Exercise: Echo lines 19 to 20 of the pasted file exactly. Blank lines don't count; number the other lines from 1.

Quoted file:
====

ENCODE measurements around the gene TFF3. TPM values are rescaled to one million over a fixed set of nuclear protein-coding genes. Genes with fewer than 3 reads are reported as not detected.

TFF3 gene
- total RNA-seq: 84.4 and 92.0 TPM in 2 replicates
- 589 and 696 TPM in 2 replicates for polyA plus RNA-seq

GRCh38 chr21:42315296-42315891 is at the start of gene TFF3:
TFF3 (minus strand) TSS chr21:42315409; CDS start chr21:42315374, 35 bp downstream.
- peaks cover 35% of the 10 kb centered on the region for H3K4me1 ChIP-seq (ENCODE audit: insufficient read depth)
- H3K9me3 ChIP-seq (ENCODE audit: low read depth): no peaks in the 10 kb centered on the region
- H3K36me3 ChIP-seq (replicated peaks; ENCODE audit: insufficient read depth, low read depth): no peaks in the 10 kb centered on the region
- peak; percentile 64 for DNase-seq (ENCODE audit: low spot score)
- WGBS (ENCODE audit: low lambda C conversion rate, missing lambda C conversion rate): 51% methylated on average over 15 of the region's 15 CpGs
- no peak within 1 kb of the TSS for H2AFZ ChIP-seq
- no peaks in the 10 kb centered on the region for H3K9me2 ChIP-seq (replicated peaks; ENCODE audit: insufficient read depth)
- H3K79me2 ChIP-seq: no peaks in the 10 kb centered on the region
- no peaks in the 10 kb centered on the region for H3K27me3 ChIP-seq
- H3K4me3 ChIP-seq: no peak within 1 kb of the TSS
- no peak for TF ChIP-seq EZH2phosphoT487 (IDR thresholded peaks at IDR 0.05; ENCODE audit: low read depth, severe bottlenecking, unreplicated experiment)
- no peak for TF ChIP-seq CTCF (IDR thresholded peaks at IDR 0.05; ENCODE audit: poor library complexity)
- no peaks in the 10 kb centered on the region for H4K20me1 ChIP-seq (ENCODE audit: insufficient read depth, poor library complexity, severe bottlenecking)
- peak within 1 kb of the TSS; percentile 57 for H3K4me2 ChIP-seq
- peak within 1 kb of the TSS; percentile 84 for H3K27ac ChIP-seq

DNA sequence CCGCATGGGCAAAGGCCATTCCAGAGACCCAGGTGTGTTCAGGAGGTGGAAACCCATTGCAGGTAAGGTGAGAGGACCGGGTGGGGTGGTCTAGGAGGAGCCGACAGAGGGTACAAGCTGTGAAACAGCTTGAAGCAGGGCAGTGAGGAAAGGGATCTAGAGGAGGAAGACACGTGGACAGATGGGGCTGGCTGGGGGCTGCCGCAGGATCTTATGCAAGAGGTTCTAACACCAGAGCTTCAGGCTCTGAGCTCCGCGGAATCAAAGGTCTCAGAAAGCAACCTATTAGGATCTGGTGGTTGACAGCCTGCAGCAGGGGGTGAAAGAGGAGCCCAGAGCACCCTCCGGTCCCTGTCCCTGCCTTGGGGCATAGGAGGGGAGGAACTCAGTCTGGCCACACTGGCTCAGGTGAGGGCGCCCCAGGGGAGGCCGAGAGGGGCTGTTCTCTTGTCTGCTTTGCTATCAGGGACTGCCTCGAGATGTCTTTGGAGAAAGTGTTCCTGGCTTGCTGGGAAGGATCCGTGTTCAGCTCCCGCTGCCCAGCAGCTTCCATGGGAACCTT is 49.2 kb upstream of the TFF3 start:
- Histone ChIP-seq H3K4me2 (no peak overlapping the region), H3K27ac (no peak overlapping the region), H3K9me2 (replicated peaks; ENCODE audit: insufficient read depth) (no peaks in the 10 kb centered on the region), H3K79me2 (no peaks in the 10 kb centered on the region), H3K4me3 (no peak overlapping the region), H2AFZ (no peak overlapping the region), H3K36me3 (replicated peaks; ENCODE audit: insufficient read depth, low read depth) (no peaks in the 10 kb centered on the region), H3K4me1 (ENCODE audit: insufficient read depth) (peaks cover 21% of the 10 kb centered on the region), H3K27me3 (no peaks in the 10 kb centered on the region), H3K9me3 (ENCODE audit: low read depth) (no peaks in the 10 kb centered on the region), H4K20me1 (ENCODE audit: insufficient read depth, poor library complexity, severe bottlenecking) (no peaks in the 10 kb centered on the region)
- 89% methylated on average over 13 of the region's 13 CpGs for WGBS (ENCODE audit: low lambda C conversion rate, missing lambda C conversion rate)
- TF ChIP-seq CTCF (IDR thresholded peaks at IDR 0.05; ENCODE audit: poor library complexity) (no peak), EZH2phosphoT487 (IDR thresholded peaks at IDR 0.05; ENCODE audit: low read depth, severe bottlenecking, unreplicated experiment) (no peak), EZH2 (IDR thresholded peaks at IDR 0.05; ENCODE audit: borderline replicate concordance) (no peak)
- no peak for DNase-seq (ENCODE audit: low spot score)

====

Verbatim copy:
- no peaks in the 10 kb centered on the region for H4K20me1 ChIP-seq (ENCODE audit: insufficient read depth, poor library complexity, severe bottlenecking)
- peak within 1 kb of the TSS; percentile 57 for H3K4me2 ChIP-seq